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NHS vacancies hit new high
The number of nursing and consultancy vacancies in Scotland has reached a record high, new figures have revealed.

ISD Scotland analysis has shown 5.2 per cent of nursing and midwifery posts are now vacant – the equivalent of more than 3200 jobs.

Health visitors and paediatric services have the highest rates, with many having lain empty for more than six months.

It is also the first time ever nursing and midwifery vacancy rates have breached the five per cent mark.

In addition, the 8.5 per cent vacancy rate among consultants is the highest since figures began being published in 2007.

Nearly half of those have been vacant for more than six months, while some disciplines – like clinical radiology – have vacancy rates of almost 15 per cent.

The statistics put more pressure on the SNP, which has been consistently criticised for its stewardship of the NHS over the last decade.

The increase in vacancies means more money has to be spent on expensive bank and agency nurses, with many wards being left under-staffed.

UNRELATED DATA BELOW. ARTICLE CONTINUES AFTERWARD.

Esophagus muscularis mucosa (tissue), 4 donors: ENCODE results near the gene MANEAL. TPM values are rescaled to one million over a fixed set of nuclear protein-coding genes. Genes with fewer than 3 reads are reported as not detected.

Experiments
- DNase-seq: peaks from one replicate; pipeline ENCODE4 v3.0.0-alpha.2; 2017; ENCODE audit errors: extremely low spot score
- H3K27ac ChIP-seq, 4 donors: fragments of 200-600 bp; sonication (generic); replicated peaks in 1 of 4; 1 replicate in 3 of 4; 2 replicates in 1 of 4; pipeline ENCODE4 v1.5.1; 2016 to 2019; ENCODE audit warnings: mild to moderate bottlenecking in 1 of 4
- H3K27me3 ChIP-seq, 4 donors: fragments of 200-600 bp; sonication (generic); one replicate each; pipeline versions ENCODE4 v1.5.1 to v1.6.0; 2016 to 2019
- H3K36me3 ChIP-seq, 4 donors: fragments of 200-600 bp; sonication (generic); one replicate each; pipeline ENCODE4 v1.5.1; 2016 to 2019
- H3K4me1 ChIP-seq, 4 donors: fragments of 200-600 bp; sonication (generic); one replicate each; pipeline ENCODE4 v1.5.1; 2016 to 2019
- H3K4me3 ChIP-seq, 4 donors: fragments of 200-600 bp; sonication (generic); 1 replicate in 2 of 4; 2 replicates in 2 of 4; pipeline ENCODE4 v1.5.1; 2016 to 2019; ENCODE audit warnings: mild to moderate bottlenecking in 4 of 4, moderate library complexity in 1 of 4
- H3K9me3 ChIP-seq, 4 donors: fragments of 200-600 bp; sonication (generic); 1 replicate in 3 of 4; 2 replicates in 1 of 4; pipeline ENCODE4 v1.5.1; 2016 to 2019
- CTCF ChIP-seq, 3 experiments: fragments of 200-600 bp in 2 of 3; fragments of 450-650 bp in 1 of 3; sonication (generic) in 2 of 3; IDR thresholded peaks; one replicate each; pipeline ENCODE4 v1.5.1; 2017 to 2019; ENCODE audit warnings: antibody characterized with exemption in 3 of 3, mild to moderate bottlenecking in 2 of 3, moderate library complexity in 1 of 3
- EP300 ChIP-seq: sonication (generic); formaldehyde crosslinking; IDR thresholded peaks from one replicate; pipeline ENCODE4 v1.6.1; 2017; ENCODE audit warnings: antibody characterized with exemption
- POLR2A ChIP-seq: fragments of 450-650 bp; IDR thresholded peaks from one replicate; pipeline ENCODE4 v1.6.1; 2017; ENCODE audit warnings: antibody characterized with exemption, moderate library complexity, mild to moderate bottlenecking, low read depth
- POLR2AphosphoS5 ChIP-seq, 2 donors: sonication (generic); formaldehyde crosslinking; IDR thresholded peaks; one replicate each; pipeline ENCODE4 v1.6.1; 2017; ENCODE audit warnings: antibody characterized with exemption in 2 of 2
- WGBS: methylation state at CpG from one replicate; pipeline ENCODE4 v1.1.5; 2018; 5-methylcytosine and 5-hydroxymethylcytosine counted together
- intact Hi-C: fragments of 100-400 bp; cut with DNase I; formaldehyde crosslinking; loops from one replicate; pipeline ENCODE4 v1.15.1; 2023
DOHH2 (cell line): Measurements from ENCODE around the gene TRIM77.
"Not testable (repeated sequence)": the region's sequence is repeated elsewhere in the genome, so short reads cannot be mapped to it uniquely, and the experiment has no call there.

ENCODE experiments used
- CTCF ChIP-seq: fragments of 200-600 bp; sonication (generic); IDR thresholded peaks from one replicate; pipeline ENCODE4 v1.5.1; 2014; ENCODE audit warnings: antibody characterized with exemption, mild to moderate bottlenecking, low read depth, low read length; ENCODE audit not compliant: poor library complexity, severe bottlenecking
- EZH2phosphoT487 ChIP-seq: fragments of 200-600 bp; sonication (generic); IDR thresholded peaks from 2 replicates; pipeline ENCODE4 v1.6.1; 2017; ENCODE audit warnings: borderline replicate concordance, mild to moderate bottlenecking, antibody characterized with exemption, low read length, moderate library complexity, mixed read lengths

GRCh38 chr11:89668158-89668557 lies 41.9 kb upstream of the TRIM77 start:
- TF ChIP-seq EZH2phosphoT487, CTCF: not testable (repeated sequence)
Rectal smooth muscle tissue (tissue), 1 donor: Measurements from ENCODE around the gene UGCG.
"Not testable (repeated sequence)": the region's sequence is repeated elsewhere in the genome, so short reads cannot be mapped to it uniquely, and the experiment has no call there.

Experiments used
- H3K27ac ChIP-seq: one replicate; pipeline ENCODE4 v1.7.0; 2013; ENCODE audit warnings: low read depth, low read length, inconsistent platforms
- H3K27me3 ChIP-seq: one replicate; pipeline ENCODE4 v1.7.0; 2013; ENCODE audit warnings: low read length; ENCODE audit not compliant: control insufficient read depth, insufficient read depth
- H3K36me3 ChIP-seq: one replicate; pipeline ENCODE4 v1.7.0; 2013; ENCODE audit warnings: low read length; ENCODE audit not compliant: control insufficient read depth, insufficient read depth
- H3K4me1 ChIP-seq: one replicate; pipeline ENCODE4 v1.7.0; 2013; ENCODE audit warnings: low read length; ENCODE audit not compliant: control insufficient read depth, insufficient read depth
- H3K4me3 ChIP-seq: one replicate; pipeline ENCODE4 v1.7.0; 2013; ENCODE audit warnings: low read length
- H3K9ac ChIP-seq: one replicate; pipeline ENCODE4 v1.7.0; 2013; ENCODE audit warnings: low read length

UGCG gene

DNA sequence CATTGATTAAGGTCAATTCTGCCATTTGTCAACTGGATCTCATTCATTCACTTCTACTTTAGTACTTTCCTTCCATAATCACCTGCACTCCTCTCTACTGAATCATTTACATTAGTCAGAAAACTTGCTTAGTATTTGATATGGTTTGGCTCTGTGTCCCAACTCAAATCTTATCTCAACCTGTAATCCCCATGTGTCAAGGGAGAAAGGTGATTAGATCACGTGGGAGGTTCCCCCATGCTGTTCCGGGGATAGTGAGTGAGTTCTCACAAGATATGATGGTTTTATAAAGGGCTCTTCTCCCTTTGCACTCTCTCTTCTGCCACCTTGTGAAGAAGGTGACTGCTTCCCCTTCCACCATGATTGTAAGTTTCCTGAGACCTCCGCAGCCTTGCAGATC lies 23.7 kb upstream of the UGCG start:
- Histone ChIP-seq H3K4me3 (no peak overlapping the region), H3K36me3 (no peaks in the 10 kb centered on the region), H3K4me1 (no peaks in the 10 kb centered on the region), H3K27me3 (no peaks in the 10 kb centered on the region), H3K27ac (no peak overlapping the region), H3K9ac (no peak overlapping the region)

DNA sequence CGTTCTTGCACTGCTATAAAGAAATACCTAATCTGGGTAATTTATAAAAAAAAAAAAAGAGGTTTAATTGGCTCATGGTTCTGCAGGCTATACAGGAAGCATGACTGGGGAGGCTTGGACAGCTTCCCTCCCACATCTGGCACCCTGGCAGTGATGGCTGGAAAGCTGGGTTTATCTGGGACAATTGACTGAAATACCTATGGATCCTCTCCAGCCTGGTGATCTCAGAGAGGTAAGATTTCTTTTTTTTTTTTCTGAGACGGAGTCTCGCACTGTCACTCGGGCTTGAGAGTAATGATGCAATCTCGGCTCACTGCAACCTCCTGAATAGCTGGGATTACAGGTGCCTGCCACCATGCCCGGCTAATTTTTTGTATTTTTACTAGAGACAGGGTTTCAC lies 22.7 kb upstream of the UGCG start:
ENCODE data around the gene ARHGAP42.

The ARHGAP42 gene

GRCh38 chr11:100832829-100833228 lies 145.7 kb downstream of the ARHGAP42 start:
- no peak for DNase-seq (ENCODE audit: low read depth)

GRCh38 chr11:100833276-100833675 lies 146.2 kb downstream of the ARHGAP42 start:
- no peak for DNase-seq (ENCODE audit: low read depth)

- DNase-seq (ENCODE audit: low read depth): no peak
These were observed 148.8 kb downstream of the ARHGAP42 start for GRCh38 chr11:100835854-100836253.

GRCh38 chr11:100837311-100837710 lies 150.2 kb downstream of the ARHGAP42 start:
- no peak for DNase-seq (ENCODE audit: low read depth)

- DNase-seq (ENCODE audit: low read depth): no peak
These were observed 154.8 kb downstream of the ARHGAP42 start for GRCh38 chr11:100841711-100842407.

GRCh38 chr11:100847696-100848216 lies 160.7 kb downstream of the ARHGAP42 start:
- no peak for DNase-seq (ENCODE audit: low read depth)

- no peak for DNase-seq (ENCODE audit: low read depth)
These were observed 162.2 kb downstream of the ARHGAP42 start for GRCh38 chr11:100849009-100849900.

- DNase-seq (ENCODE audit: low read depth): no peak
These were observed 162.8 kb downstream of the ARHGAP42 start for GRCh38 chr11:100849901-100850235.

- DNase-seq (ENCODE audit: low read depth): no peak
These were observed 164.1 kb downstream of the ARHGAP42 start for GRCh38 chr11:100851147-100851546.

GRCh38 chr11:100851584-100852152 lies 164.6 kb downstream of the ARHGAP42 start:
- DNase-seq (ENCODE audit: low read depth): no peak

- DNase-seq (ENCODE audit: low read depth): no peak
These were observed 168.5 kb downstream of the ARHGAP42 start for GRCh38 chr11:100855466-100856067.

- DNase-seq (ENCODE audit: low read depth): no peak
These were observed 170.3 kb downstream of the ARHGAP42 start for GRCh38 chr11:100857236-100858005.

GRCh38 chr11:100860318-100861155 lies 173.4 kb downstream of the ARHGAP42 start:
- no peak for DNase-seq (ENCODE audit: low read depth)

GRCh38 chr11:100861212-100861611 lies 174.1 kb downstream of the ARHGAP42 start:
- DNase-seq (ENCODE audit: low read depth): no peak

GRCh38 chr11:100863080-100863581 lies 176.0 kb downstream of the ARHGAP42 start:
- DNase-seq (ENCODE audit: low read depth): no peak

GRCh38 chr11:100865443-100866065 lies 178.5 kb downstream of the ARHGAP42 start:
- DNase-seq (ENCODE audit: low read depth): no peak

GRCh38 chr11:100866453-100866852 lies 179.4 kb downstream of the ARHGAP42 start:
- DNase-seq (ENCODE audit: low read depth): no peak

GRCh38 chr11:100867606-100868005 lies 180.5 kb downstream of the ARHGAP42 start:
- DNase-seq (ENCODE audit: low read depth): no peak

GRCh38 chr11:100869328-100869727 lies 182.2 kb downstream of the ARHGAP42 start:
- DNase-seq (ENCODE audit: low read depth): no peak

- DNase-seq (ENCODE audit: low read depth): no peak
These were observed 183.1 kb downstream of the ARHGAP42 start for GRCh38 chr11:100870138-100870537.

Today, ISD Scotland also revealed that 8.2 per cent of operations were cancelled last month, with a shortage of staff and resources often blamed for the cancellations.

Scottish Conservative shadow health secretary Miles Briggs said:

“This is a problem created by the SNP, which continually gets worse.

“In an organisation the size of the NHS, there will always be a certain number of vacancies.

“But this now accounts for thousands of nurses, midwives and consultants.

“The consequence of that is a huge reduction in the standard of care offered to patients, and a miserable existence for staff left over to pick up the slack.

“Nothing the SNP government is doing to address this appears to be working.

“The nationalists have been in charge of health for a decade, and in that time have presided over failure.

"It’s time for a proper explanation as to why this has been allowed to happen.”


Notes to editors:

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